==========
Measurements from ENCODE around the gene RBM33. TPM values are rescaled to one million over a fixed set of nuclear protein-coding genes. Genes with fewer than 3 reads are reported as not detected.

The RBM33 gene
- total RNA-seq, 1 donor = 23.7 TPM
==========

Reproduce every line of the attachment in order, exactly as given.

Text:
Measurements from ENCODE around the gene RBM33. TPM values are rescaled to one million over a fixed set of nuclear protein-coding genes. Genes with fewer than 3 reads are reported as not detected.

The RBM33 gene
- total RNA-seq, 1 donor = 23.7 TPM